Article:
Forest Ecology and Management
The Forest Ecology and Management Webinar Series is jointly sponsored by NCTC and the Forest Ecology Working Group (FEWG).
The webinar series was created by the FEWG to increase the understanding and integration of forest ecology, applied science and habitat management principles across all levels, programs, and regions of the USFWS, and with partners. Webinars on forest ecology related science and management will be held on a bi-monthly basis.
Forest Ecology Working Group (FEWG): The Forest Ecology Working Group was first established in spring 2016 with the purpose of providing a coordinated approach to influence work processes, increase staff competency and capacity, and increase the understanding and integration of forest ecology, applied science and habitat management principles across all levels, programs, and regions of the USFWS, and with partners.
If you are interested in more information about the Forest Ecology Working Group please contact the FEWG Chair, Jeff Horan at firstname.lastname@example.org
Forest Ecology List Serve: This list is part of an effort to create a Fish and Wildlife Service “forest ecology community of practice” of knowledgeable and experienced personnel, from inside and outside the agency, who can share forest ecosystem expertise to benefit multidisciplinary projects and to build capacity for understanding forest ecosystems.
You can subscribe to this list serve by going to: https://www.fws.gov/lists/listinfo/forestecology
Once subscribed you can post to the list serve by sending an email message to: email@example.com
Forest Ecology and Management Webinar Descriptions
Presented by Toni Lyn Morelli, Northeast Climate Adaptation Science Center. Recorded September 19, 2019.
Climate change is affecting the species and communities that make up our forests in a myriad of ways. Dr. Morelli will present a synthesis of the impacts of climate change on the wildlife of the forests that cover much of the Midwest and northeastern U.S. Based on a mix of expert elicitation and literature review, she will show what species are predicted to be most vulnerable to climate change, as well as the uncertainty around those predictions. Tools to incorporate the latest science into management decisions in order to achieve climate change adaptation will also be reviewed.
(1). Learn about the current and future impacts of climate change on forest wildlife
(2). Gain knowledge about which forest species might be most vulnerable to climate change (and why).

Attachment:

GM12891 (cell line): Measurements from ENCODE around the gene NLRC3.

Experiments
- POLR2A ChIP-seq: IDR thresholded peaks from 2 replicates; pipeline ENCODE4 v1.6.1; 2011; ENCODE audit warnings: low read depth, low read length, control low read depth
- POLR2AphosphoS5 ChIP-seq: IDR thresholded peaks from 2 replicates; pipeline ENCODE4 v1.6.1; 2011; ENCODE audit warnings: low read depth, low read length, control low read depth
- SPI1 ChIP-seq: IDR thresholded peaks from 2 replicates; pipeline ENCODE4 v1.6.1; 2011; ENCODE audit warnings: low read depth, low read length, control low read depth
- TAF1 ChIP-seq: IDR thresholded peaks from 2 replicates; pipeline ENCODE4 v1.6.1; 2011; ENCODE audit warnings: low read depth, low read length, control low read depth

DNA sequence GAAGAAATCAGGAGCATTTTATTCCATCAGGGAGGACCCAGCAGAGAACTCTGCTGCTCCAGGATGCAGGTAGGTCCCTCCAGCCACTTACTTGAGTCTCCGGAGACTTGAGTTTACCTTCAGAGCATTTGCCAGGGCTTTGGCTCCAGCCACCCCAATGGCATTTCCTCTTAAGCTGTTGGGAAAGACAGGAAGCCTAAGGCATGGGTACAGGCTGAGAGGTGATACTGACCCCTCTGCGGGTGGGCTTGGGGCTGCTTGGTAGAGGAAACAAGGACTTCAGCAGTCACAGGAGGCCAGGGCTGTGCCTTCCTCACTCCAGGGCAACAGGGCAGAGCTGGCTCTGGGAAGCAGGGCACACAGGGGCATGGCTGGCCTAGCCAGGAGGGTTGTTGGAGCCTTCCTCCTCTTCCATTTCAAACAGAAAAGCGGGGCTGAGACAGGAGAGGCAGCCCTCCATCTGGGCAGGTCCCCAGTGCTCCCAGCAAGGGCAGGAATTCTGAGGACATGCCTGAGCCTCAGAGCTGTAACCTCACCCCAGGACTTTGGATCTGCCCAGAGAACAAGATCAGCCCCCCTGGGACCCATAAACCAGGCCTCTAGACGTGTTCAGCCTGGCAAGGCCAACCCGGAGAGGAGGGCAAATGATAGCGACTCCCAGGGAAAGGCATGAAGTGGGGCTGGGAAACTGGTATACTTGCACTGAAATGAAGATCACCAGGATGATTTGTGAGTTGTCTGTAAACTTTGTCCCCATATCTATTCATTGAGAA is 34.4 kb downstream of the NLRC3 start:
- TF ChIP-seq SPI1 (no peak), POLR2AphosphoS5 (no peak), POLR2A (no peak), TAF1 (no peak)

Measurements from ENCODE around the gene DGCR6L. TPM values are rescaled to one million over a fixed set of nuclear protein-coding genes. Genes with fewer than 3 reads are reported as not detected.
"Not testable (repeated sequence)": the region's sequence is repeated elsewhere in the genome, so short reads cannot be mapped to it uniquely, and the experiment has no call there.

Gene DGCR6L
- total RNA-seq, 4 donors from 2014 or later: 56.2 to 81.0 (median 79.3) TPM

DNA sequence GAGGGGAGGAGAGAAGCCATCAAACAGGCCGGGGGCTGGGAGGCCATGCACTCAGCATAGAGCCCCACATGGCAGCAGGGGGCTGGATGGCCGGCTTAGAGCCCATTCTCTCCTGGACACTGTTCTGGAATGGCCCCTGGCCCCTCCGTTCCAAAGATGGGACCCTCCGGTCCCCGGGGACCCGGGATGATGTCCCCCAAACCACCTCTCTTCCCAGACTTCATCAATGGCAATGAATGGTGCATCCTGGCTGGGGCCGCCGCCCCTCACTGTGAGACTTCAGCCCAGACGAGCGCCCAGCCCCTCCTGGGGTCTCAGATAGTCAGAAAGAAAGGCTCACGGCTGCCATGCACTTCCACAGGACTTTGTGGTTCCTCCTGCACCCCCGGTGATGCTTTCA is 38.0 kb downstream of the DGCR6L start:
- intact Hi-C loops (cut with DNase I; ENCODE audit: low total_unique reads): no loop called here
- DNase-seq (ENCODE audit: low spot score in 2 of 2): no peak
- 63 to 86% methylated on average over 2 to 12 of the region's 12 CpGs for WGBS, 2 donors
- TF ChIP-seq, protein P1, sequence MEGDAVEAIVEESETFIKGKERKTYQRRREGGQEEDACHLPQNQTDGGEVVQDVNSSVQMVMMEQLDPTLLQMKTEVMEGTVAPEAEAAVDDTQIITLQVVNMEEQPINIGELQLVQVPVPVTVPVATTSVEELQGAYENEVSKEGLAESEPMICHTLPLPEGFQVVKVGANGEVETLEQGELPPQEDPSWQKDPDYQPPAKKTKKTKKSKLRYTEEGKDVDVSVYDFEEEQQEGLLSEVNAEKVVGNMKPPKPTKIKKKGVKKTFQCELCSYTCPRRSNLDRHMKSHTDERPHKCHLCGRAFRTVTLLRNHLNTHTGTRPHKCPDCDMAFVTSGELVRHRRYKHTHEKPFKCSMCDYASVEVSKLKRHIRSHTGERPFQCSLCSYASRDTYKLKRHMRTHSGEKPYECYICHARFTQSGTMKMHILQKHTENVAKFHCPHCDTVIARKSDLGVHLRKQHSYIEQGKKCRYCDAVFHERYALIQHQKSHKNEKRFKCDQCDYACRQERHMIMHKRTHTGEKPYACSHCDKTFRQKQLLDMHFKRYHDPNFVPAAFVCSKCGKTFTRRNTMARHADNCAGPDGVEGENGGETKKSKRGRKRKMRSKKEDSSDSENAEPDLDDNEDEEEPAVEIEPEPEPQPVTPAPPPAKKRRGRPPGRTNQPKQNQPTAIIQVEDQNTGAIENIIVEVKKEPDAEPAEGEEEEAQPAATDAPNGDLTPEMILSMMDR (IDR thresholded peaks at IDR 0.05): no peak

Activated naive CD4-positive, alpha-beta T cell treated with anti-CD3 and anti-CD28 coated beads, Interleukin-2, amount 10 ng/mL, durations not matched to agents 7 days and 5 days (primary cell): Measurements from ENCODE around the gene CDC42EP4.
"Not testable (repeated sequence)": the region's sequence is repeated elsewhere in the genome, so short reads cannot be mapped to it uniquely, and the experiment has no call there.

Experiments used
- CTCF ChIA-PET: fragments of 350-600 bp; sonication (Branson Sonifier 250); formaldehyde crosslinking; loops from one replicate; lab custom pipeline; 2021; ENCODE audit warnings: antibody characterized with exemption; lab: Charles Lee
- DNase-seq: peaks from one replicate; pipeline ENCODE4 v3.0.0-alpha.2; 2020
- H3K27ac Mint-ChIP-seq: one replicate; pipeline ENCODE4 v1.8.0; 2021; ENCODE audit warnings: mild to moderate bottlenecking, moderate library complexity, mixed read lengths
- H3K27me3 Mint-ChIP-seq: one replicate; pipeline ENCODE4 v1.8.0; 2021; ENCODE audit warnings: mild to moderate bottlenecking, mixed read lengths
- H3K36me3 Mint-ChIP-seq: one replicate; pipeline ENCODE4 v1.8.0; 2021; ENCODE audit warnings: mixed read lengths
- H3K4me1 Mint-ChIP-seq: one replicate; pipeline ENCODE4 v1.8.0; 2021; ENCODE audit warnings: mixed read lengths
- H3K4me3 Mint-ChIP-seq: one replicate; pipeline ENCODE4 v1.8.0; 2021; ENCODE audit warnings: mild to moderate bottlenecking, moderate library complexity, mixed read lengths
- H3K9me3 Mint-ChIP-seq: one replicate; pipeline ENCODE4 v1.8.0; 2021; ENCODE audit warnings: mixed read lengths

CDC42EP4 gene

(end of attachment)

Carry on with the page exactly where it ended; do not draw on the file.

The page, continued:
(3). Receive a list of tools for implementing climate change adaptation actions into management of forest wildlife.
Presented by Brenda McComb, Oregon State University; Haven Barnhill, USFWS; Jeff Horan, USFWS. Recorded Thursday, March 28, 2019.
The U.S. Fish and Wildlife Service has developed a Forest Ecology and Management course focused on advancing knowledge and skills for USFWS biologists, foresters and others who manage forests on refuges or partner lands to meet wildlife habitat needs and objectives. This webinar is an overview of the course which is designed to introduce biologists and others to the concepts of forest disturbance ecology, basic silvicultural approaches and the design of silvicultural prescriptions that will either emulate conditions more typical of natural disturbances or meet the needs for a particular set of species. The course covers field skills, stand exams, forest dynamics modeling, cruising, marking and harvesting. The course and presentation focus on using emulation of natural forest disturbances as a main thesis.
Presented by Maria Janowiak, Deputy Director, Northern Institute of Applied Climate Science; USDA Forest Service, Northern Research Station
Climate change is altering forest ecosystems, with many changes expected by the end of the 21st century. Forests vary widely, and not all forests are equally at risk; vulnerabilities are strongly influenced by regional differences in climate impacts and adaptive capacity. Further, as an increasing amount of scientific information on forest vulnerability to climate change becomes available, natural resource managers are searching for ways to realistically use this information to meet specific management needs, ranging from landscape-level planning and coordination to onthe-ground implementation.
(1) Describe climate change impacts on forest ecosystems, highlighting factors that increase vulnerability.
(2) Identify options for climate adaptation that address climate impacts while also meeting management goals and objectives.
(3) Highlight real-world examples and lessons learned from climate change adaptation project